Prime Minister Hovik Abrahamian on Thursday ordered Armenia’s anti-monopoly regulators to crack down on businesses that he said have disproportionately raised the prices of key goods to cash in on sharp exchange rate fluctuations.
“In particular, yesterday there were sizable increases in the prices of sugar, flour and a number of other basic consumer products [imported to Armenia,]” Abrahamian said at a cabinet meeting which was attended by Artak Shaboyan, the head of the State Commission on the Protection of Economic Competition (SCPEC).
“I am calling on you to treat these abuses with utmost strictness. The government will not tolerate baseless price hikes,” he told Shaboyan. He said the PSRC should submit its findings to the government on a daily basis.
Abrahamian also instructed Health Minister Armen Muradian to investigate similarly sharp increases in the retail prices of medicines. He complained that some drug prices have shot up by as much as 40 percent this week.
Key foodstuffs imported to Armenia became more expensive even before the depreciation of the Armenian dram dramatically accelerated on Monday and Tuesday. Shaboyan told the government last week that the cost of flour, sugar, poultry, eggs, butter and cooking oil has risen by between 2 percent and 13 percent. He described that as an inevitable consequence of the weaker dram.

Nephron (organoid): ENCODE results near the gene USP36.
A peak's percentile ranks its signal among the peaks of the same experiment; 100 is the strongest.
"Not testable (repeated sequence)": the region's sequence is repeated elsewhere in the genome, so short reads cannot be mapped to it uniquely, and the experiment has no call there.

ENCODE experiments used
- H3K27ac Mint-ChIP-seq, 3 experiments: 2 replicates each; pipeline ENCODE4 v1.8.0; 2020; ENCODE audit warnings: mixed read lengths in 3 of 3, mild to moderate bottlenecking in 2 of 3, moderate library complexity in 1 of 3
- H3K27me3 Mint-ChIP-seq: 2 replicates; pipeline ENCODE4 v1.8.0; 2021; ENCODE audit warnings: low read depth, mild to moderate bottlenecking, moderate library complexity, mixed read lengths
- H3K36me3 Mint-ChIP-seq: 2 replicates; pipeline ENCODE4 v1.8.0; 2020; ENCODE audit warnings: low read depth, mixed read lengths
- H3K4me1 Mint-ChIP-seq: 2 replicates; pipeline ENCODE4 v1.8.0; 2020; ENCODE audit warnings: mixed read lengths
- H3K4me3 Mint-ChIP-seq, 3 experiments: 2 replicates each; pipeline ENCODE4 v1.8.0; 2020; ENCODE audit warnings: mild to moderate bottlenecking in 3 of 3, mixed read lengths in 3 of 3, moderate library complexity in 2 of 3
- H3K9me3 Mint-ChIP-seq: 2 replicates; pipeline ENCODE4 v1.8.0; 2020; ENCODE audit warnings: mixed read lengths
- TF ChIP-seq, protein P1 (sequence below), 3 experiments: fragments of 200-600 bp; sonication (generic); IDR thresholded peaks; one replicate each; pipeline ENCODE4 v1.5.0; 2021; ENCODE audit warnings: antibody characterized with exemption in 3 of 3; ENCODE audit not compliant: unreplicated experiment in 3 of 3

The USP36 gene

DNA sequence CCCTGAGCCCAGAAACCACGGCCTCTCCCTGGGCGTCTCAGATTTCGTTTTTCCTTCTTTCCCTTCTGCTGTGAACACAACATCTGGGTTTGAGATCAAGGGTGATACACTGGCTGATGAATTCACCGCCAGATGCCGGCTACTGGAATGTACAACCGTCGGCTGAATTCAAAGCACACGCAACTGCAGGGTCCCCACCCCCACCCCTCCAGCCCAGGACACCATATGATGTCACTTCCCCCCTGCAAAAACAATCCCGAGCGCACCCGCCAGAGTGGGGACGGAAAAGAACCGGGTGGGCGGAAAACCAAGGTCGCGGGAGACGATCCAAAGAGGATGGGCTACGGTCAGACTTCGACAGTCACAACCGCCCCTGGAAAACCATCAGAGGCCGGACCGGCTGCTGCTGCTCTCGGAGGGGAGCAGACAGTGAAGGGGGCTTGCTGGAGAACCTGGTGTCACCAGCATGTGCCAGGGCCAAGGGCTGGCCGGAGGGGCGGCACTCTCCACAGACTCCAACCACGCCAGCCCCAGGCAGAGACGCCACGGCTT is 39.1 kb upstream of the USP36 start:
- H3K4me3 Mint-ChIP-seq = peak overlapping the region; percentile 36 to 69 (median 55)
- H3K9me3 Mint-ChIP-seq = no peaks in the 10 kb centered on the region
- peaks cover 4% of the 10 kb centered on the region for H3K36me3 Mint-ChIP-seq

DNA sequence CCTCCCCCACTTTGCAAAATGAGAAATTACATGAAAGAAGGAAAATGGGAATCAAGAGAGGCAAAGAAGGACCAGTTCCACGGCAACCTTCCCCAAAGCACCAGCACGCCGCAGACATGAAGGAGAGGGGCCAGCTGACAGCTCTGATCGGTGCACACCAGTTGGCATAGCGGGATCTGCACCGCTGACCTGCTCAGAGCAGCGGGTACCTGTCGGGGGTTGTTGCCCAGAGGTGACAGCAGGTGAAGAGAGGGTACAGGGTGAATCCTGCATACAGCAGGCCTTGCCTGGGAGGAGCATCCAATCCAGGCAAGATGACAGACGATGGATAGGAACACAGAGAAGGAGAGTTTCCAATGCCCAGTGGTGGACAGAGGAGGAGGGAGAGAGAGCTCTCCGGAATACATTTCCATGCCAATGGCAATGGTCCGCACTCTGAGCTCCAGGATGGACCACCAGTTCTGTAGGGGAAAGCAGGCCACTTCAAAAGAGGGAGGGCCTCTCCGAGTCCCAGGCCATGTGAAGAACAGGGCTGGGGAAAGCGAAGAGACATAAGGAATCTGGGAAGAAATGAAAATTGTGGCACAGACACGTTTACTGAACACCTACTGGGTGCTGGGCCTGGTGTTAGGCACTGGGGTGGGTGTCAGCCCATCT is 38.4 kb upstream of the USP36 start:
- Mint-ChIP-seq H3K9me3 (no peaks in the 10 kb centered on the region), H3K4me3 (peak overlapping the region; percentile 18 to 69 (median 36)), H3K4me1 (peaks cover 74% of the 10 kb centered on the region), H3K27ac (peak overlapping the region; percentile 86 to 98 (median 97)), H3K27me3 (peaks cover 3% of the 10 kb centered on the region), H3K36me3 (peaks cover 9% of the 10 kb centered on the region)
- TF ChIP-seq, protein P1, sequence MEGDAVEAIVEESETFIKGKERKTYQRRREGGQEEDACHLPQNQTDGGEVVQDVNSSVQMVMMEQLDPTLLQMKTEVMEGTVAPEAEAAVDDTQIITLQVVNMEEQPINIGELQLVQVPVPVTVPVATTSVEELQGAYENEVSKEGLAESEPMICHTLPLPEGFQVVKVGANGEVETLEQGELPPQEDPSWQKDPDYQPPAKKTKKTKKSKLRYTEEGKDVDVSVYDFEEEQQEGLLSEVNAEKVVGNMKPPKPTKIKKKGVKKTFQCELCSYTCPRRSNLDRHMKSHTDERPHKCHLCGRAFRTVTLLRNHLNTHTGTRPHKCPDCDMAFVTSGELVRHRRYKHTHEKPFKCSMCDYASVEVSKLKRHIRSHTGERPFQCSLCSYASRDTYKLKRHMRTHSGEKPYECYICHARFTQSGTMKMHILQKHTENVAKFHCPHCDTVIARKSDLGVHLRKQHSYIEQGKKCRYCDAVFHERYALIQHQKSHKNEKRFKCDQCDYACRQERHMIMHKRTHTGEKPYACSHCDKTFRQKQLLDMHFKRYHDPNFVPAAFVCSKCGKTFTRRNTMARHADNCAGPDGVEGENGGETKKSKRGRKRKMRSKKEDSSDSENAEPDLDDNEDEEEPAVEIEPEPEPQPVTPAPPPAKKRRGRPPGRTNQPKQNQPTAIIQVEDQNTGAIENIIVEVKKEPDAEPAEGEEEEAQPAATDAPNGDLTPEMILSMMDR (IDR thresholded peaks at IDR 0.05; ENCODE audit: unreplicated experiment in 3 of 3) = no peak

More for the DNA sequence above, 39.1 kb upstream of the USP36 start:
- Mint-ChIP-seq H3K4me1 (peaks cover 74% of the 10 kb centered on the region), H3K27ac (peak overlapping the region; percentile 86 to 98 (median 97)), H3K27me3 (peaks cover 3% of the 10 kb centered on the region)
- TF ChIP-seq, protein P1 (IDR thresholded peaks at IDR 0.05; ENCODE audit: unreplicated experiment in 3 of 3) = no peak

The Central Bank of Armenia estimated last week that the price rises will push up inflation by up to 2 percentage points this year. But it said the annual inflation rate will remain within the Armenian authorities’ target band of 4 percent (±1.5 percentage points).
Later on Thursday Abrahamian visited some supermarkets in Yerevan to talk to their staff and buyers and receive first-hand information about food prices. “If the dollar’s exchange rate changes by 10-15 percent a product cannot become 30 percent more expensive,” he told reporters at one of those stores. “I’m sure people have realized that they can’t play such games with our people.”
“People must not be tempted. They must not use such situations to clinch more money from our people. After all, they are our compatriots and the government is responsible for them,” the premier said. He declined to name any of those businesses.
Imports of basic foodstuffs and fuel to Armenia have long been controlled by a handful of wealthy businesspeople close to the government.